"We have one of the best players in the history of the game, I'm sure he's going to dictate the tempo and things like that," the guard said Saturday, per Dave McMenamin of ESPN. "We just got do our job, be the best role players we can possibly be. He's the Batman, and we got to be all Robins. We got to figure it out."
Hill was acquired shortly before the trade deadline during a massive overhaul that also brought in Rodney Hood, Jordan Clarkson and Larry Nance Jr. through multiple deals.
There was little question James would be the go-to option for the Cavaliers for the remainder of the season, with the four-time MVP currently ranking fifth in the NBA with 26.4 points per game. With Kevin Love injured and the other former "alphas" like Isaiah Thomas and Dwyane Wade traded away, there is no one left to take on a primary role in the offense.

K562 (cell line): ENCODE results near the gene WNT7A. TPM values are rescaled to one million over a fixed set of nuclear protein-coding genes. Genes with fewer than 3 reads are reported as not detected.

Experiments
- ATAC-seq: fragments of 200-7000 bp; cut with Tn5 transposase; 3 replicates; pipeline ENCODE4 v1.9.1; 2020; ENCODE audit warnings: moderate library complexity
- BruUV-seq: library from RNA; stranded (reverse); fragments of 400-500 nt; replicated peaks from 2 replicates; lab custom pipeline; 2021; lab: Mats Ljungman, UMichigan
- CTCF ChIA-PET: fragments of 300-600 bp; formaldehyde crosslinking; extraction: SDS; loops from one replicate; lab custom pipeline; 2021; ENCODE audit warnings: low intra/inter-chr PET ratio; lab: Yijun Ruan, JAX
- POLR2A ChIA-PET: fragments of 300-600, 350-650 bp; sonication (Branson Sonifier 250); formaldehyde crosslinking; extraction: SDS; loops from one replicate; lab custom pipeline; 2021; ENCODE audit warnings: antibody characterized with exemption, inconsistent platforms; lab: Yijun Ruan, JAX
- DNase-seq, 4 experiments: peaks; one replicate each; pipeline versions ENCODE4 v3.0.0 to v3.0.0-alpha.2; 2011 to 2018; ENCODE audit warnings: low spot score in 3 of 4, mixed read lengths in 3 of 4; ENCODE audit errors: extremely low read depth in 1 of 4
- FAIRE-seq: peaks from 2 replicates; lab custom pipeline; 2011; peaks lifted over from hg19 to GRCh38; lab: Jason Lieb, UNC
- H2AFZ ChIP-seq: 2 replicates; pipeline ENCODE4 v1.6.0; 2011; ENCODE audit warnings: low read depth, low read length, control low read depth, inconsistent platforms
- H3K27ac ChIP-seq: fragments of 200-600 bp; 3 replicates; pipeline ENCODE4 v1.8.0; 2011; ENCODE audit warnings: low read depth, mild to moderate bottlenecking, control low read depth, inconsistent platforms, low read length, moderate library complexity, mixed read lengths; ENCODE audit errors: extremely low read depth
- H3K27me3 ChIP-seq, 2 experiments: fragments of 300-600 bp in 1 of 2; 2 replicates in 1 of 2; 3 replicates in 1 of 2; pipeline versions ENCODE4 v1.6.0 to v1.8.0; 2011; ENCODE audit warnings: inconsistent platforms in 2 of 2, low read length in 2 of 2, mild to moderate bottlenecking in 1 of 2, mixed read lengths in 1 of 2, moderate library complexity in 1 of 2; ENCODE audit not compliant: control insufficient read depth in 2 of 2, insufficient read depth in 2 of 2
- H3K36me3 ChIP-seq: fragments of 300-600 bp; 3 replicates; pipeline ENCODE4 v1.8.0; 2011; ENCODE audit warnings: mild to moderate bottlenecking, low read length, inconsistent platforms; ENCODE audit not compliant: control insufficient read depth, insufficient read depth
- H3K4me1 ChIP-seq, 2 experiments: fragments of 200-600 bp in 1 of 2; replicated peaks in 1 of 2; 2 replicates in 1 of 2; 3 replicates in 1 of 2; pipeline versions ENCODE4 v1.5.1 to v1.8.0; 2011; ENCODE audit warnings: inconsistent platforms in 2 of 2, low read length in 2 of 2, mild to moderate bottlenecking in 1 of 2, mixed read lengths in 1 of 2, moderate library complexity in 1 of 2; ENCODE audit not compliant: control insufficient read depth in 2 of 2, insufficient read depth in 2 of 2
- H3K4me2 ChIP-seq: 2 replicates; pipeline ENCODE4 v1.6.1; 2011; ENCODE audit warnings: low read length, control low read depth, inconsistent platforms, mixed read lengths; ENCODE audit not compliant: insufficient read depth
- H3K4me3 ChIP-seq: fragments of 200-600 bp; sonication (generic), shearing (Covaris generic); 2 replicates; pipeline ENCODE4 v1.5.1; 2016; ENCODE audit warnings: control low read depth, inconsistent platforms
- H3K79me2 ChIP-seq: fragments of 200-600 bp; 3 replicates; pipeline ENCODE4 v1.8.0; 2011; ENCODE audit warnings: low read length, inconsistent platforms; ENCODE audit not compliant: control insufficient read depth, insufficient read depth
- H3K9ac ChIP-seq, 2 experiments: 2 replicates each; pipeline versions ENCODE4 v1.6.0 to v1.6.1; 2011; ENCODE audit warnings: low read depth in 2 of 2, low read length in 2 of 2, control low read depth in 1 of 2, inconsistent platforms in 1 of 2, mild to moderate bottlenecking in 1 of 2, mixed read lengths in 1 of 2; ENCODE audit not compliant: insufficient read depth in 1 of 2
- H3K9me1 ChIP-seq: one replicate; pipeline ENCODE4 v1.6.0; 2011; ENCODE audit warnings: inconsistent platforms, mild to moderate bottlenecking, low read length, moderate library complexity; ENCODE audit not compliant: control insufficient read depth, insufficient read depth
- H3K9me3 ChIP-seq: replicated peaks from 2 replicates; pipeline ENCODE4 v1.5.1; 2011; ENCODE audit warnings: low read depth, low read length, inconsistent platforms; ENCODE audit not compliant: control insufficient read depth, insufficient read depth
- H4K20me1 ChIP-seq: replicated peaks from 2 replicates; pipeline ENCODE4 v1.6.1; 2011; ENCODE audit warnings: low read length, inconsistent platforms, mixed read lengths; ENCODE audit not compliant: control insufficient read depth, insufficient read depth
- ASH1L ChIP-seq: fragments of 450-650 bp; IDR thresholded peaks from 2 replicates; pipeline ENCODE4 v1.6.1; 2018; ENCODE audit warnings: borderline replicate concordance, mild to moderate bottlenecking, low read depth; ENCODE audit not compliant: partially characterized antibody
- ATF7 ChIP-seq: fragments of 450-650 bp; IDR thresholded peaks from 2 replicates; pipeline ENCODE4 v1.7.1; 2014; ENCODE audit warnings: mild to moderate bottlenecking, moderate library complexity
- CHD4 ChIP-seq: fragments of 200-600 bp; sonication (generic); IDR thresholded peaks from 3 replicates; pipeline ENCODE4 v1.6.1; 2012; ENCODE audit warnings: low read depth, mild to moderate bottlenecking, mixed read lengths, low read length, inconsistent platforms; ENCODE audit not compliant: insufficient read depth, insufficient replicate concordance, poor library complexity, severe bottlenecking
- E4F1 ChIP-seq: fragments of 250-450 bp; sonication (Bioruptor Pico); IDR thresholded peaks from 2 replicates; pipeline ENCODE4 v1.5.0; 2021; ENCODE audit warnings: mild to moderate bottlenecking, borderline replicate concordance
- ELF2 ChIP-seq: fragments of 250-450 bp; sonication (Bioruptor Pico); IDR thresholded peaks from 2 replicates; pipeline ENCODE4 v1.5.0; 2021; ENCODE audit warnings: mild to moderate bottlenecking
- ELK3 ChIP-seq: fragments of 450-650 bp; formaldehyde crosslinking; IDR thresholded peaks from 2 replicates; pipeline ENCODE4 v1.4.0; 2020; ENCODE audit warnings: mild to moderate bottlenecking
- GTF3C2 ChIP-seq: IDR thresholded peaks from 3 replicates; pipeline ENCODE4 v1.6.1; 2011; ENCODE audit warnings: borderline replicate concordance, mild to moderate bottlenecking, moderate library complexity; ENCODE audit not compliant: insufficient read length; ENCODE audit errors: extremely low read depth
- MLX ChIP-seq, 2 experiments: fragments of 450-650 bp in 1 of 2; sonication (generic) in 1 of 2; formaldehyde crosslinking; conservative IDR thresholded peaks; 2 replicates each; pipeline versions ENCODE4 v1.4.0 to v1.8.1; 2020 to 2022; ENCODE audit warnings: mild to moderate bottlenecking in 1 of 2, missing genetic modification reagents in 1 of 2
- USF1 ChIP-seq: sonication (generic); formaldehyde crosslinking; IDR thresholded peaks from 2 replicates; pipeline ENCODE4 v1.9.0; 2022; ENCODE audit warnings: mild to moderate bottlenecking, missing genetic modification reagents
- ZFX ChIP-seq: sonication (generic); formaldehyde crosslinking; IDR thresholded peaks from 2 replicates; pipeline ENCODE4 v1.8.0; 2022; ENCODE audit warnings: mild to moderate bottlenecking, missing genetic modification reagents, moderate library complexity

With that said, the 33-year-old appears destined for an even bigger role going forward with the remaining players simply fitting in the cracks.
James entered Saturday ranked just ninth in the NBA with a 30.7 usage percentage, per Basketball Reference, but this could grow significantly in the coming months.
"LeBron is No. 1 and then after that, it's going to be, you know, different guys on different nights," head coach Tyronn Lue said about his offense.
This strategy seemed to work with a shorthanded lineup Friday, with James finishing with 22 points, 19 assists and 12 rebounds in a 16-point win over the Atlanta Hawks. Each of the new additions is capable of stepping up with a big game on a given night, but the Cavs won't likely win without LeBron's best.
Hill, who averaged just 7.6 field-goal attempts per game this season after averaging 12.4 last season, seems to know where he and the rest of the players stand.